Not bad for a singer trying to make a comeback, but not as good as the Britney wannabes (at least the 1999 version) on "Idol," which once again dominated the top 10, with Tuesday's version further distracting from "Frontline" with a second-place 8.5/23. Lead-out sitcom " 'Til Death" was seventh with a 4.1/10.

(Wednesday's installment of "Idol" was the top-rated program of the week with a 9.0/24, after lead-in "Moment of Truth" delivered a ninth-place 3.8/11.)

Ratings for other documentary diversions included a third-place 4.6/12 on Monday for ABC's "Dancing," while Tuesday's results show delivered a 12th-place 3.6/9.

Impressive journalism
Demographic delivery for "Bush's War" wasn't available at press time: Local People Meter Overnights indicate each night averaged about a 1.9 household rating. Which is impressive -- as was the journalism, which featured a breadth and depth of wonks, writers, military brass and administration insiders giving an unflinching look at the run-up and the running of the war in Iraq.

But the household delivery was beaten by the Big Four networks' average of 6.5 on Monday and 7.0 on Tuesday. And despite the light shed on the war's front on "Frontline," the heat of camera lights elsewhere has dimmed: Just 4% of the available media newshole was devoted to the Iraq war so far this year, down from 23% for the same period last year, according to data recently released from The Project for Excellence in Journalism.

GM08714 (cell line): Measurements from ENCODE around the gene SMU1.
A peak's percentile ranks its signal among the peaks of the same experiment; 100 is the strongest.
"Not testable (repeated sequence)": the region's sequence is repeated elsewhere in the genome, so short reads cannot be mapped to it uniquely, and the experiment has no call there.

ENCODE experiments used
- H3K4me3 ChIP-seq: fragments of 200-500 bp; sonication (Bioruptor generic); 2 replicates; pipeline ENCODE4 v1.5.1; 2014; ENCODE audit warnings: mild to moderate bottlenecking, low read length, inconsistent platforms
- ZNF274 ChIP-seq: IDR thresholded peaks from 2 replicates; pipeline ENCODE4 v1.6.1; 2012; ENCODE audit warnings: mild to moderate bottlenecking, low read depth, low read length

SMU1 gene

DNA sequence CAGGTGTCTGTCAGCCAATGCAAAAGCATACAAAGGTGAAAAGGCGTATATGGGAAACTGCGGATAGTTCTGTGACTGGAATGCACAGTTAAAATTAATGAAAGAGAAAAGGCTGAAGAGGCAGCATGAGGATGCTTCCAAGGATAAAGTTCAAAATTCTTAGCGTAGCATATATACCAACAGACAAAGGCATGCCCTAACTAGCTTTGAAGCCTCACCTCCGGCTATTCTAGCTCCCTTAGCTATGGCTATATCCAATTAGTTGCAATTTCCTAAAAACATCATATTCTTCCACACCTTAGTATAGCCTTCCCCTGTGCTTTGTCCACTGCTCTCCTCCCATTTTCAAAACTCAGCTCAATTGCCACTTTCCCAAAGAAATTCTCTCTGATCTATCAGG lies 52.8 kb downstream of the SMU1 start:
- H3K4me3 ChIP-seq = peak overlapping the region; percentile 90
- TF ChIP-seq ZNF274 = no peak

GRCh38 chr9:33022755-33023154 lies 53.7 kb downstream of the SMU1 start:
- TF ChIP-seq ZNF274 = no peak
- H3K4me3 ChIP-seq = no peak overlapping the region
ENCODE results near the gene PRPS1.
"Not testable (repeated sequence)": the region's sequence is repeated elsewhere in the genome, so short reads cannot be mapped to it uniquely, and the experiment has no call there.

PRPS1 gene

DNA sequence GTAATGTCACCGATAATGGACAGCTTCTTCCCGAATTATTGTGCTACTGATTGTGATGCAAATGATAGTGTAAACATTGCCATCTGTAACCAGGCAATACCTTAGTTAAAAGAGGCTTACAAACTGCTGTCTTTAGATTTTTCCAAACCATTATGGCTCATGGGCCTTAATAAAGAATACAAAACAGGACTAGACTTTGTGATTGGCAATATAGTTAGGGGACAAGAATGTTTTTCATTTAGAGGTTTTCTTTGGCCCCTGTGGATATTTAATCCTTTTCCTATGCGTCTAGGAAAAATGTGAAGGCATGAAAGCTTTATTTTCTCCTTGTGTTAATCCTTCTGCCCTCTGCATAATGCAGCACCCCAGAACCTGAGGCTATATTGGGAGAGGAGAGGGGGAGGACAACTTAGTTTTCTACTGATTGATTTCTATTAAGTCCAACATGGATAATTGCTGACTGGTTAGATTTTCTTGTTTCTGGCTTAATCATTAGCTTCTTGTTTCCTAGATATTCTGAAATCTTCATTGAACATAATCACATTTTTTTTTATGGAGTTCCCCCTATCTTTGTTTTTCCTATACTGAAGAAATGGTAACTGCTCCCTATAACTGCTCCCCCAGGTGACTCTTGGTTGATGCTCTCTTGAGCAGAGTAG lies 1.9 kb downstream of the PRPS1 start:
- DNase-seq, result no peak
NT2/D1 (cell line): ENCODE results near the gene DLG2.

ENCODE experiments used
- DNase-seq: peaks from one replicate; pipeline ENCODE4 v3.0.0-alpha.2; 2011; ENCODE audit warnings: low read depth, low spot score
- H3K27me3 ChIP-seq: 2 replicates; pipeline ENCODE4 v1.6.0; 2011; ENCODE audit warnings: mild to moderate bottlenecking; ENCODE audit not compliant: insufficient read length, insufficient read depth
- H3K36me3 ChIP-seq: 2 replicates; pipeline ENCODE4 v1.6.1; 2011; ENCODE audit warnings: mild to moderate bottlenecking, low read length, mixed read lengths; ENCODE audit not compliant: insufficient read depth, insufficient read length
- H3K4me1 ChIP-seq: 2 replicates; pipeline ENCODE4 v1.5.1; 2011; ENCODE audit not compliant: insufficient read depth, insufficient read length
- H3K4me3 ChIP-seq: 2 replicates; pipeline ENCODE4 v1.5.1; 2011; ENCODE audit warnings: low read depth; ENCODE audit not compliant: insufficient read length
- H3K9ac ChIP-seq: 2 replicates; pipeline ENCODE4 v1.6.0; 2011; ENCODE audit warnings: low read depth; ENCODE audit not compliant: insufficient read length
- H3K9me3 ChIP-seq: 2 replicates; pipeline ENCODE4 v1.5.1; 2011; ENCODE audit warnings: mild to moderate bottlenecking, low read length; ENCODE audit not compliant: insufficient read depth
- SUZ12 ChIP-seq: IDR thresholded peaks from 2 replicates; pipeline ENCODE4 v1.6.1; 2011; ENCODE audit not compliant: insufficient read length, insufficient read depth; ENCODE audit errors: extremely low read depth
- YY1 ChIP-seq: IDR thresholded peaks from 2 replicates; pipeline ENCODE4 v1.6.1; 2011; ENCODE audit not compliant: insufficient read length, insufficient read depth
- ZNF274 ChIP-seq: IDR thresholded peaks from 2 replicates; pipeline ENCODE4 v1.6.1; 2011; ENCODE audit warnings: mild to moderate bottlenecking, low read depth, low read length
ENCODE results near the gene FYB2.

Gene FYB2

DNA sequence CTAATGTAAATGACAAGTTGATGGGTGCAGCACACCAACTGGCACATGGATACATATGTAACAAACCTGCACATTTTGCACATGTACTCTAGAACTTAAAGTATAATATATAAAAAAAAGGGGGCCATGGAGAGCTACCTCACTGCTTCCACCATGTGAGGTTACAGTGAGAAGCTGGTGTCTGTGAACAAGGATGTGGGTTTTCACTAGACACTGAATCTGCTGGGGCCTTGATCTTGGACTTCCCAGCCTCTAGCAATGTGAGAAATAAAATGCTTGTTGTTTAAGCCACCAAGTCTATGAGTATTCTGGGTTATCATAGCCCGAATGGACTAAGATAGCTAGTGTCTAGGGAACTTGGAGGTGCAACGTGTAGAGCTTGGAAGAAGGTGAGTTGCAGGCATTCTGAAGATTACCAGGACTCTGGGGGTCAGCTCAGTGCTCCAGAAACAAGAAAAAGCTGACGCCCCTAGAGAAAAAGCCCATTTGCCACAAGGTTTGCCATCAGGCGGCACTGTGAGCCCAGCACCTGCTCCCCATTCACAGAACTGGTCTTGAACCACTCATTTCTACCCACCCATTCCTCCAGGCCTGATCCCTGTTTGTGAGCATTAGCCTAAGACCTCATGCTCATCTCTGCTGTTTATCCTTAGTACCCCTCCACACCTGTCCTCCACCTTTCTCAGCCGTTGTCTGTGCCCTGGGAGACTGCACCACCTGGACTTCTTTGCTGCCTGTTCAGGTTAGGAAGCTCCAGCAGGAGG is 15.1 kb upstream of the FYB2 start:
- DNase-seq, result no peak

Online winner
Of course, not all young people have tuned out and many are getting their news from different venues, as well -- trends chronicled by The New York Times' Brian Stelter yesterday. "Bush's War," for instance, had 1.5 million online video views in just four days, the most ever for a "Frontline" documentary, according to data supplied by WGBH, the Boston-based producer of "Frontline."

And perhaps there will be a surge of coverage as the Air Force provides cover for the Iraqi army, fighting the surge of sectarian violence America's troop surge had seemed to quell.

But it's unlikely the 2008 media impact will ever replicate 1968, as last night's authoritative voice wasn't Walter Cronkite, but Donald Trump, hiring Piers Morgan as the winner of his "Celebrity Apprentice," which delivered a sixth-place 4.1/11, according to the Nielsen "Fast Affiliate Ratings." If that rating holds, it will beat out CBS's "NCAA Basketball Tournament," which was 10th with a 3.8/10.

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NOTE: A share is a percentage of TV households that have their TV sets on at a given time. A rating is a percentage of all TV households, whether or not their sets are turned on. For example, a 1.0 rating is 1% of the total U.S. households with a TV. In order to report ratings on a timely basis, all the ratings listed here reflect a Nielsen Live number. (Many ad deals have been negotiated on the basis of a commercial minute, live-plus-3 viewing basis.)

John Rash is senior VP-director of broadcast negotiations for Campbell Mithun, Minneapolis. For daily rating updates, see rashreport.com.